Amazon has a promotion for some US based publishers: Expand Abroad. We will make it worth your time.
The world’s dominant e-commerce company is in talks with major US publishers, including the New York Times and BuzzFeed, about deals that will reward them to expand their international presence, specifically on consumer-oriented shopping sites.
Amazon already pays online publishers who refer shoppers to the company via “affiliate links” built into their site, but it believes the business could grow exponentially if US publishers had more readers. outside America.
Currently, publishers are paid when a shopper clicks on a link on their site, heads to Amazon and eventually buys something. But sources say Amazon is proposing various deals that would give publishers cash up front in order to expand their international sites or open up new markets.
If any of the deals are completed, it would mark a new chapter for Amazon: While other tech companies, including Facebook, Google and Twitter, had previously paid publishers to create certain types of videos or other content, Amazon had not. . In this work before.
It’s also an indication that despite Amazon’s dominance of online commerce, it still believes it needs help attracting shoppers to its giant site. While Amazon is where shoppers go to find a specific thing — it’s increasingly challenging for Google in the search results race as shoppers head straight to Amazon to search for a specific item — affiliate links can drive shoppers to things that Amazon is particularly interested in selling. Or one that shoppers might not have known they could get on Amazon.
It’s unclear how much money Amazon is talking about — although it’s enough for many publishers to take it seriously — and which markets the company is most interested in. It’s also unclear: whether Amazon will rely on publisher expansions or whether it expects to get paid through the revenue generated by affiliate links.
Amazon is specifically interested in publishers who have created important affiliate link units and will pay them to create those groups. This includes BuzzFeed, which has made e-commerce an important part of its revenue strategy and has hired a team of writers to create shopping-friendly content; The Times, which bought Wirecutter shopping guide for about $30 million in 2016; and New York Media, which has turned New York Magazine’s “strategic” shopping division into a meaningful part of its online business mix.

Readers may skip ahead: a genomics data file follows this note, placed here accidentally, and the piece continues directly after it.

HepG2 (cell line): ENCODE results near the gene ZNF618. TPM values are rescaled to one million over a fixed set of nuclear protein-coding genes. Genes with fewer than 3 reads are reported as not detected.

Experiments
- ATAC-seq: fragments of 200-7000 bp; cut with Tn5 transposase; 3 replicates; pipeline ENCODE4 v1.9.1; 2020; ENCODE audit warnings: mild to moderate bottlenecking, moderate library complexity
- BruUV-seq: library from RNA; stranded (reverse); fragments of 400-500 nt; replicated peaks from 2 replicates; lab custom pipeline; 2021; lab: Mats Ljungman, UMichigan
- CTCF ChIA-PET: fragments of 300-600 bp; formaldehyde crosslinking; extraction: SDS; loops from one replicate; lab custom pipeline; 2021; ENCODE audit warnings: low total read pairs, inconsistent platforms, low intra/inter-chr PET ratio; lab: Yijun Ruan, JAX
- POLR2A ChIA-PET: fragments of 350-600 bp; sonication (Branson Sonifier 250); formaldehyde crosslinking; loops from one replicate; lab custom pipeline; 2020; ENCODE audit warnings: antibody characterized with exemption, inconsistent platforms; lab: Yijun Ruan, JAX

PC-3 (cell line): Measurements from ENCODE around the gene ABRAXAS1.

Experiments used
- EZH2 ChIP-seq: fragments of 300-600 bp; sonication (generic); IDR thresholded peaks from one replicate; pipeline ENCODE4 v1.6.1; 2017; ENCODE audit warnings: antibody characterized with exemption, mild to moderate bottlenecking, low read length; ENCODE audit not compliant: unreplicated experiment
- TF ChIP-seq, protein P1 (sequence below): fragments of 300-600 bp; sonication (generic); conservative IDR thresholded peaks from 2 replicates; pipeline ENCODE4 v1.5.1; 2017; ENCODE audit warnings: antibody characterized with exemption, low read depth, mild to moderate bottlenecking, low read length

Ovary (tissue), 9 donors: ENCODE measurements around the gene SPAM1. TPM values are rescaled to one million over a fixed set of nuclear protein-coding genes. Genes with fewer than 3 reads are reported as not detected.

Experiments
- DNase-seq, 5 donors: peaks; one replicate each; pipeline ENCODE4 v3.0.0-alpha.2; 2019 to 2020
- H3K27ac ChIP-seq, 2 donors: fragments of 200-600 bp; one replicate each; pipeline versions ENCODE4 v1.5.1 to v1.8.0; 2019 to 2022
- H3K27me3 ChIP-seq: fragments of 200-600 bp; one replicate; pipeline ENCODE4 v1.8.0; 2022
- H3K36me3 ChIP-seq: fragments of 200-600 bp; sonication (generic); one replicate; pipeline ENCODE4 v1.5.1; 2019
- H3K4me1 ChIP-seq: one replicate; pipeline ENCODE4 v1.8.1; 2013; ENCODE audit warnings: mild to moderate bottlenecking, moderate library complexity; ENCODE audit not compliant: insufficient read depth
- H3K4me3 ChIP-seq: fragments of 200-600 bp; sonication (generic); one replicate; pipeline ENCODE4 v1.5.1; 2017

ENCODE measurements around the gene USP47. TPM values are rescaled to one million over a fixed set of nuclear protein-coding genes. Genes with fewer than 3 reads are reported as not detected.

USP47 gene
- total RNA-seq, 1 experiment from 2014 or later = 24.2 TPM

Representatives for Amazon, Buzzfeed, The Times and New York Media declined to comment.
Affiliate links aren’t a new idea (Vox Media sites are involved, too), but they’ve taken on added importance for publishers struggling to compete against Facebook and Google for online ad revenue.
Here’s how it generally works: The publisher mentions or recommends a specific product and includes a link to Amazon or another shopping site where the consumer can go to buy it. If a shopper heads there directly from the publisher’s site, the shopping site will reward the publisher by giving them a percentage of the total “basket” of merchandise that the shopper ends up buying.
Industry sources say these percentages vary by publication, shopping location, and merchandise type, but can average about 10 percent for publishers generating real volume.
Publishers I’ve spoken to about Amazon discussions say they aren’t comfortable with the thought of taking money from Jeff Bezos and his company (again, it’s not a new idea for a tech company to funnel some of its massive resources into a media company). But they understand that taking money from a giant tech company means that you have to realize that the company’s tech needs and strategy can change, which means they can’t expect Amazon to guarantee it forever.
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